Thursday, 28 August 2014

From the Edinburgh Festival

Cynthia Greenwood goes to the Edinburgh Festival every year, and lets us know if she finds anything likely to be of interest to Sassoon enthusiasts.  She has just sent us this report:

I’ve recently got back from the Edinburgh Festival and, though you might think World War One would not get much of a look in there, especially at a time when Scottish Nationalism is the big subject of debate, I did visit one impressive piece of theatre on the subject of the First World War. This was Forever Young, performed by the Yvonne Arnaud Youth Theatre.  It was billed as “a celebration , protest and a tribute to those who lived, loved, died and wrote through 1914-1919”. Personal testimonies, letters, poetry and diary extracts were punctuated by popular songs from the era.

The piece was performed on a small stage with little in the way of props except a trunk, part of an old ladder and a soldier’s tin hat. but everything was used to maximum effect. For example, the tin helmet, a simple protection for the soldier’s head, became a silent and potent symbol for all the dead. I was highly impressed by the amazing sensitivity and conviction of the young actors. They seemed to register every nuance of excitement, fear and despair on their faces. 

The readings were filled with total conviction and were organised to achieve striking contrasts. At one moment we were caught up totally in a young wife’s anguish on hearing her husband had been killed, next we heard a popular song of the time, then powerful work by the war poets. The poems were read with great depth of feeling and a keen appreciation of the meaning. In Sassoon’s “Does It Matter?” the force and irony of the piece were strongly conveyed. Hearing Wilfred Owen’s “The Last Laugh” I noticed how the perceptive reading could emphasise the modernity of Owen’s approach. The broken-up lines and strange images, “the bullets chirped”, “the bayonets’ long teeth grinned” were emphasised by the reader so that they were almost cries of pain.

The fact that the young cast were about sixteen to eighteen in age, around the age many of the young soldiers would have been, made the whole piece more poignant.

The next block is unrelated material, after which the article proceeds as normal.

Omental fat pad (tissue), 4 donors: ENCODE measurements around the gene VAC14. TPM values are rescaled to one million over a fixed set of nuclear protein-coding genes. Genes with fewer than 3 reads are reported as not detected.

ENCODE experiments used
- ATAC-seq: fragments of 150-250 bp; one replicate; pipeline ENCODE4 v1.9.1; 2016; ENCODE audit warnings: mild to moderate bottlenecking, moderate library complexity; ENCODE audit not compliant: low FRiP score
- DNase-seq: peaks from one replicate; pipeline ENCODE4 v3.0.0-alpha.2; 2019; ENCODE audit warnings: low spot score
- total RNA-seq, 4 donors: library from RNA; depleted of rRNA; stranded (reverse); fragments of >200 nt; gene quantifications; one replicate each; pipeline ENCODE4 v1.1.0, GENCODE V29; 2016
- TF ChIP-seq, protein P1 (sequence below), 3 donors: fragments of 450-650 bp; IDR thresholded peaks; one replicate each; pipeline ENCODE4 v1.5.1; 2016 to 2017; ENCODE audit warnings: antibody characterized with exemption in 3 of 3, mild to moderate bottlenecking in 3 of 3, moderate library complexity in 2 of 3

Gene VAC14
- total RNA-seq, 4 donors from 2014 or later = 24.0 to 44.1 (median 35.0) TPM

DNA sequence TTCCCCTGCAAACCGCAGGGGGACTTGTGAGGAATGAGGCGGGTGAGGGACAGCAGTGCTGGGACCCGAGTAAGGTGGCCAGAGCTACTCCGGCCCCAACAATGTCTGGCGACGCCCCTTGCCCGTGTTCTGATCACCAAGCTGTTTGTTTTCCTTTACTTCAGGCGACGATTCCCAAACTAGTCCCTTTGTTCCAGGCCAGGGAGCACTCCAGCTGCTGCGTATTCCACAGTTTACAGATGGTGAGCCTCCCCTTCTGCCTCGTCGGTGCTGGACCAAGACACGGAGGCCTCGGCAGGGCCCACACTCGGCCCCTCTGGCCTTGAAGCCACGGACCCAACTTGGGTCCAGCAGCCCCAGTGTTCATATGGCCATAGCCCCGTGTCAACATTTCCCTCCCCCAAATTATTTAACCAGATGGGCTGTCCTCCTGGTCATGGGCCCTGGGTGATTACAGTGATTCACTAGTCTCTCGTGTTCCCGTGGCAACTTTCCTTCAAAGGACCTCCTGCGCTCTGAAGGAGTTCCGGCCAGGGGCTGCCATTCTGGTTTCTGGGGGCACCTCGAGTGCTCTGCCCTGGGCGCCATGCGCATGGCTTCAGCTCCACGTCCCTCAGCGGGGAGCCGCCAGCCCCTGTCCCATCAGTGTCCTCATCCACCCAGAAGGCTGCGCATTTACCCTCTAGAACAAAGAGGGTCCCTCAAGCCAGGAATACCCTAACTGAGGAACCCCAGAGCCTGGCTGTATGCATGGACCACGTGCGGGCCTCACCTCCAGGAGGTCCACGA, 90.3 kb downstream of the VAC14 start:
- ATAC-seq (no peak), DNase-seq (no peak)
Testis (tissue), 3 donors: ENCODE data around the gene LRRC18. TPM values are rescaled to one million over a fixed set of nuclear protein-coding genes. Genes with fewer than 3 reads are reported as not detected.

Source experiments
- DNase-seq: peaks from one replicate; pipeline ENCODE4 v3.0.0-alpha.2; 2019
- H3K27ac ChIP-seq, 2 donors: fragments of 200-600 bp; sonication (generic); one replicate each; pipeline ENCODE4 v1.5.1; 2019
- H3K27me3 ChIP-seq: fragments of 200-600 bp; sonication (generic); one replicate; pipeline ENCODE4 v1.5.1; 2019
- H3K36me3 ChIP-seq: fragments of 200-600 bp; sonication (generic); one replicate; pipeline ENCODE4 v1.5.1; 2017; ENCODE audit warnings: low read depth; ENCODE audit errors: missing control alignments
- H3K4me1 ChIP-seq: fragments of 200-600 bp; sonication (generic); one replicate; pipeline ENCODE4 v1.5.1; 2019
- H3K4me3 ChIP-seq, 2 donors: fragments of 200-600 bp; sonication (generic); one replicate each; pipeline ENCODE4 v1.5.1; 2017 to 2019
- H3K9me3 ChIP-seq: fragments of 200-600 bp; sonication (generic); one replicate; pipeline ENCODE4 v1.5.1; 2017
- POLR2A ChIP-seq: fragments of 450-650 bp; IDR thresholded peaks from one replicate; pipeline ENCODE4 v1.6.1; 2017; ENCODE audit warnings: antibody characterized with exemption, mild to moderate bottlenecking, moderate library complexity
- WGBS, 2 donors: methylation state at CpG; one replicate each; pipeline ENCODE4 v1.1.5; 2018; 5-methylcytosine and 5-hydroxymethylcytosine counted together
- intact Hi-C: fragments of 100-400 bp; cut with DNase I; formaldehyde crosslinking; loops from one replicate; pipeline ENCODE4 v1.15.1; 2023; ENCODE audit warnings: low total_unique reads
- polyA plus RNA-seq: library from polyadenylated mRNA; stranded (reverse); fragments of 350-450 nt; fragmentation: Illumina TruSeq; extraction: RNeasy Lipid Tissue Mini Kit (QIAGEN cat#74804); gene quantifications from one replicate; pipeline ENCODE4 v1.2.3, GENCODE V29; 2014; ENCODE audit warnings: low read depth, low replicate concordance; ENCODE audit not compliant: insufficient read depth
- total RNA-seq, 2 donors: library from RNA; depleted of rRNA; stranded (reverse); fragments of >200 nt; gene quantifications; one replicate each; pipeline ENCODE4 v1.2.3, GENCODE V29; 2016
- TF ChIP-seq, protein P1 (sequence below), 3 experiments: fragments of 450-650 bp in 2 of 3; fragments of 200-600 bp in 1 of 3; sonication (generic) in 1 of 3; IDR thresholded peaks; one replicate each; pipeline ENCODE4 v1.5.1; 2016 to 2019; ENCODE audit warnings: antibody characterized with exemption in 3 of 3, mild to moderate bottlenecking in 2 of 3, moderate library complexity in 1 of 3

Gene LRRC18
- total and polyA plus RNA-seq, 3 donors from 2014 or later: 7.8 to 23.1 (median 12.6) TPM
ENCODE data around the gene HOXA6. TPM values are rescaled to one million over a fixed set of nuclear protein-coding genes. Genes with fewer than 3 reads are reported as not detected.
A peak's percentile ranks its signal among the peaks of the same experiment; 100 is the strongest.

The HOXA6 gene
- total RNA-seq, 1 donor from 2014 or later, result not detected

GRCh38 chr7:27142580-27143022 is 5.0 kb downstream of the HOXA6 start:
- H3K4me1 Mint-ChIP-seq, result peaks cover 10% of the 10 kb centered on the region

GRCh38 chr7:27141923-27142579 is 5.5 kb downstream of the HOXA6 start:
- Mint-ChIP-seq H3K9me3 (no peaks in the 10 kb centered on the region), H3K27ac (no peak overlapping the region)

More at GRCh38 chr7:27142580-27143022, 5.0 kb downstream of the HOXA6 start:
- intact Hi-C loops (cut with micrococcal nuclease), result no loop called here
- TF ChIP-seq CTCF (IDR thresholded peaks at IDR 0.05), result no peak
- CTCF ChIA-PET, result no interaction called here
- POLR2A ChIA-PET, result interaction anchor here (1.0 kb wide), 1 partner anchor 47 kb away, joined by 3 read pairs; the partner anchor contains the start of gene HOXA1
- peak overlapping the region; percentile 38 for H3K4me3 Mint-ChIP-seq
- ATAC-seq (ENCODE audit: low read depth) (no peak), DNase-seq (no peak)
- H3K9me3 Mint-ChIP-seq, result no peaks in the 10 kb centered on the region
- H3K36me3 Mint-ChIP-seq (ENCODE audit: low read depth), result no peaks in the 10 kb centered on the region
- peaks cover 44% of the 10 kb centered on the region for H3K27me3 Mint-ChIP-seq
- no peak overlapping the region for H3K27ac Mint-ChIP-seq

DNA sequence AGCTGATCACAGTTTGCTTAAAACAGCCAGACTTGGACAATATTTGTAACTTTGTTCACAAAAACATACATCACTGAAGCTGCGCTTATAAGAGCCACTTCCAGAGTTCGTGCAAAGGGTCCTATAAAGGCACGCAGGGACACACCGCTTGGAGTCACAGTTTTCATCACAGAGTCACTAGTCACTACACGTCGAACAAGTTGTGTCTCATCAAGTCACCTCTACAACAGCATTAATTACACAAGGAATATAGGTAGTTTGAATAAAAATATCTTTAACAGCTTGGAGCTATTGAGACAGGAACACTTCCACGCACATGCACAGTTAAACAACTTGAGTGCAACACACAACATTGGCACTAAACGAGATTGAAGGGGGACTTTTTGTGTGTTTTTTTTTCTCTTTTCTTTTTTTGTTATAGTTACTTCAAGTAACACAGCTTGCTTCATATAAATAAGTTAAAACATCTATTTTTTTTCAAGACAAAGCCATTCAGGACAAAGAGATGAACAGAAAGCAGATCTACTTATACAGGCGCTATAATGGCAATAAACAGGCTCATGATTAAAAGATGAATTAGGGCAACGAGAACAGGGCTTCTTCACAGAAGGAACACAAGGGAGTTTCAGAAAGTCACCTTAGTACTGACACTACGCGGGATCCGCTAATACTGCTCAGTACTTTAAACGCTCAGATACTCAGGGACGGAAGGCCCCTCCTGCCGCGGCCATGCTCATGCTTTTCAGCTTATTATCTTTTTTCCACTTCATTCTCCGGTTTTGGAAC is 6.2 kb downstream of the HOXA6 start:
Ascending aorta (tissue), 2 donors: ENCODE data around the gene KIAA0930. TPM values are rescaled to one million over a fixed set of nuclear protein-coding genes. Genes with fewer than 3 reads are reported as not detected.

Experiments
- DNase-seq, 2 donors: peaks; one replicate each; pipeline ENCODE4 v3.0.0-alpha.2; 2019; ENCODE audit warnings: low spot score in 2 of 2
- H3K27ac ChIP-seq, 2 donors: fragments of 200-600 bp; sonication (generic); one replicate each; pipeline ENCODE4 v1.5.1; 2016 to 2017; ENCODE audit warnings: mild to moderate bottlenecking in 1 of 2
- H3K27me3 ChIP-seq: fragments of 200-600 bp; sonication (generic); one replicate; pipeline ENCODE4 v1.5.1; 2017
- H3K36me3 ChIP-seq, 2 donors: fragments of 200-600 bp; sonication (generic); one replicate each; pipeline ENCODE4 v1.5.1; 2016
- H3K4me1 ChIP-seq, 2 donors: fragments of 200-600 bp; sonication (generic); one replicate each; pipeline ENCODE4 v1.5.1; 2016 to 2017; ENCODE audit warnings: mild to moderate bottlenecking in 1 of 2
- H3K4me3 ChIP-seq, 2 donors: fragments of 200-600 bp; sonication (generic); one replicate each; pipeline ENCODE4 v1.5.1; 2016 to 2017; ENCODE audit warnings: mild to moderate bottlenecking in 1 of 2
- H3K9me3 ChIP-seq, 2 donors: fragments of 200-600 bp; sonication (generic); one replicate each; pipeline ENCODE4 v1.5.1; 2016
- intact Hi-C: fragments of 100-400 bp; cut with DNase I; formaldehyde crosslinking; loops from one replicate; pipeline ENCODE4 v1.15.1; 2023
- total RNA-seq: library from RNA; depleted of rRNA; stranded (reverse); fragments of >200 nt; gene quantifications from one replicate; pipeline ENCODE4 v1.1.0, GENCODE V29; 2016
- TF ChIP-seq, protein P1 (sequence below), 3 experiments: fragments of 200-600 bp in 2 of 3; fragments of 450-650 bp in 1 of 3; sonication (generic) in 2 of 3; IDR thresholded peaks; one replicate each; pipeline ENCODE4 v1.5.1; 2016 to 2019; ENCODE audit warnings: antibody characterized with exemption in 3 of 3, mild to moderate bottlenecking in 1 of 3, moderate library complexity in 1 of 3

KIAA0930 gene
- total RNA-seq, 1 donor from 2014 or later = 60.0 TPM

For details of the company go to

Saturday, 23 August 2014

Hardy in Corton

I have just co-invented (I think) a new phrase for use by Thomas Hardy Society members - "a Wessie bag". Wessex was of course the Hardys' pet dog and well-known to Siegfried Sassoon when he visited the elderly writer who had become such a dear friend.  So naturally, when I asked for a doggie bag in which to take home a piece of the delicious cake we had been offered for tea by our hostess, Barbara Saunt, it was quickly re-christened.

Barbara is a member of one of the Hardy Society's regional groups.  In this case, they are informally led by the redoubtable Mervyn Scamell, who brings them together several times a year, normally in one another's homes or some other congenial location such as a pub or restaurant, and their next meeting will be their 100th.  I was thrilled to be invited to speak to them about Siegfried Sassoon, although I had to think of a different slant on the Sassoon-Hardy relationship from the short talk I gave at Dorchester only a few weeks ago.  Before the meeting, we were given a delicious lunch by Barbara and her husband Alex, who had very kindly put me up in their house the previous night.  The icing on the cake, if you'll forgive the pun, was the discovery that Alex's father was the first cousin of Hester Gatty, Siegfried's wife!